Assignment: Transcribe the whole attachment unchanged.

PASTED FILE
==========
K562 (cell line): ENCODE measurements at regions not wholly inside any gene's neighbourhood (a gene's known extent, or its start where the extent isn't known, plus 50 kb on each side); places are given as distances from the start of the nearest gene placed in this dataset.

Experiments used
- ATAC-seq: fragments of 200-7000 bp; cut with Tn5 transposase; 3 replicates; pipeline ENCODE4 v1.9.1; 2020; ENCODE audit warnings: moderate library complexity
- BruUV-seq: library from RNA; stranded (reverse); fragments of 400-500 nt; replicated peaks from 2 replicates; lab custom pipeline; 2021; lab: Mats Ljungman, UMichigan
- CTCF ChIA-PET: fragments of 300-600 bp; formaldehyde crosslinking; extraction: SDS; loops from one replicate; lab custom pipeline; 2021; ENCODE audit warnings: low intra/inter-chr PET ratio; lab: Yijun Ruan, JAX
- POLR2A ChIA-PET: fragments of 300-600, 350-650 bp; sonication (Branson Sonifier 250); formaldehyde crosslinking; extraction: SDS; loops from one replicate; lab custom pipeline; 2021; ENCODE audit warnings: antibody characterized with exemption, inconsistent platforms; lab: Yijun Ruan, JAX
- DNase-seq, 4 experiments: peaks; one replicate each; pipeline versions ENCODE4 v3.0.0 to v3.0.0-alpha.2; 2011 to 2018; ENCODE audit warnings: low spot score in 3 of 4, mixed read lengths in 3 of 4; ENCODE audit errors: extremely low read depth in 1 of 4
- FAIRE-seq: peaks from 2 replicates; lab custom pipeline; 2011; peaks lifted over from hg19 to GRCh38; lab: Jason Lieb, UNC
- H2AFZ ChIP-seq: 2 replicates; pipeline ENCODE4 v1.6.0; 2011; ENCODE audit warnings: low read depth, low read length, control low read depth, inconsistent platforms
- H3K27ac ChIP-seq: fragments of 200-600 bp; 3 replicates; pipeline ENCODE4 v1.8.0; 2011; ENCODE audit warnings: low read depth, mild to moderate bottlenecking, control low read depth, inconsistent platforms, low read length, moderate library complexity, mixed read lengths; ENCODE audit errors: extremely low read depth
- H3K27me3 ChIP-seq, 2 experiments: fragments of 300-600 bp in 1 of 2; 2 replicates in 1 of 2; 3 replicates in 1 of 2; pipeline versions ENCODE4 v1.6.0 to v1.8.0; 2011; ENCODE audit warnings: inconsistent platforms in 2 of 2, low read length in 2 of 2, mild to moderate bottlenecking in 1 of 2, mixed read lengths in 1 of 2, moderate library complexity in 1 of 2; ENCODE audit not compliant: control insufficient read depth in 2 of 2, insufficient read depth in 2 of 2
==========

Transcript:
K562 (cell line): ENCODE measurements at regions not wholly inside any gene's neighbourhood (a gene's known extent, or its start where the extent isn't known, plus 50 kb on each side); places are given as distances from the start of the nearest gene placed in this dataset.

Experiments used
- ATAC-seq: fragments of 200-7000 bp; cut with Tn5 transposase; 3 replicates; pipeline ENCODE4 v1.9.1; 2020; ENCODE audit warnings: moderate library complexity
- BruUV-seq: library from RNA; stranded (reverse); fragments of 400-500 nt; replicated peaks from 2 replicates; lab custom pipeline; 2021; lab: Mats Ljungman, UMichigan
- CTCF ChIA-PET: fragments of 300-600 bp; formaldehyde crosslinking; extraction: SDS; loops from one replicate; lab custom pipeline; 2021; ENCODE audit warnings: low intra/inter-chr PET ratio; lab: Yijun Ruan, JAX
- POLR2A ChIA-PET: fragments of 300-600, 350-650 bp; sonication (Branson Sonifier 250); formaldehyde crosslinking; extraction: SDS; loops from one replicate; lab custom pipeline; 2021; ENCODE audit warnings: antibody characterized with exemption, inconsistent platforms; lab: Yijun Ruan, JAX
- DNase-seq, 4 experiments: peaks; one replicate each; pipeline versions ENCODE4 v3.0.0 to v3.0.0-alpha.2; 2011 to 2018; ENCODE audit warnings: low spot score in 3 of 4, mixed read lengths in 3 of 4; ENCODE audit errors: extremely low read depth in 1 of 4
- FAIRE-seq: peaks from 2 replicates; lab custom pipeline; 2011; peaks lifted over from hg19 to GRCh38; lab: Jason Lieb, UNC
- H2AFZ ChIP-seq: 2 replicates; pipeline ENCODE4 v1.6.0; 2011; ENCODE audit warnings: low read depth, low read length, control low read depth, inconsistent platforms
- H3K27ac ChIP-seq: fragments of 200-600 bp; 3 replicates; pipeline ENCODE4 v1.8.0; 2011; ENCODE audit warnings: low read depth, mild to moderate bottlenecking, control low read depth, inconsistent platforms, low read length, moderate library complexity, mixed read lengths; ENCODE audit errors: extremely low read depth
- H3K27me3 ChIP-seq, 2 experiments: fragments of 300-600 bp in 1 of 2; 2 replicates in 1 of 2; 3 replicates in 1 of 2; pipeline versions ENCODE4 v1.6.0 to v1.8.0; 2011; ENCODE audit warnings: inconsistent platforms in 2 of 2, low read length in 2 of 2, mild to moderate bottlenecking in 1 of 2, mixed read lengths in 1 of 2, moderate library complexity in 1 of 2; ENCODE audit not compliant: control insufficient read depth in 2 of 2, insufficient read depth in 2 of 2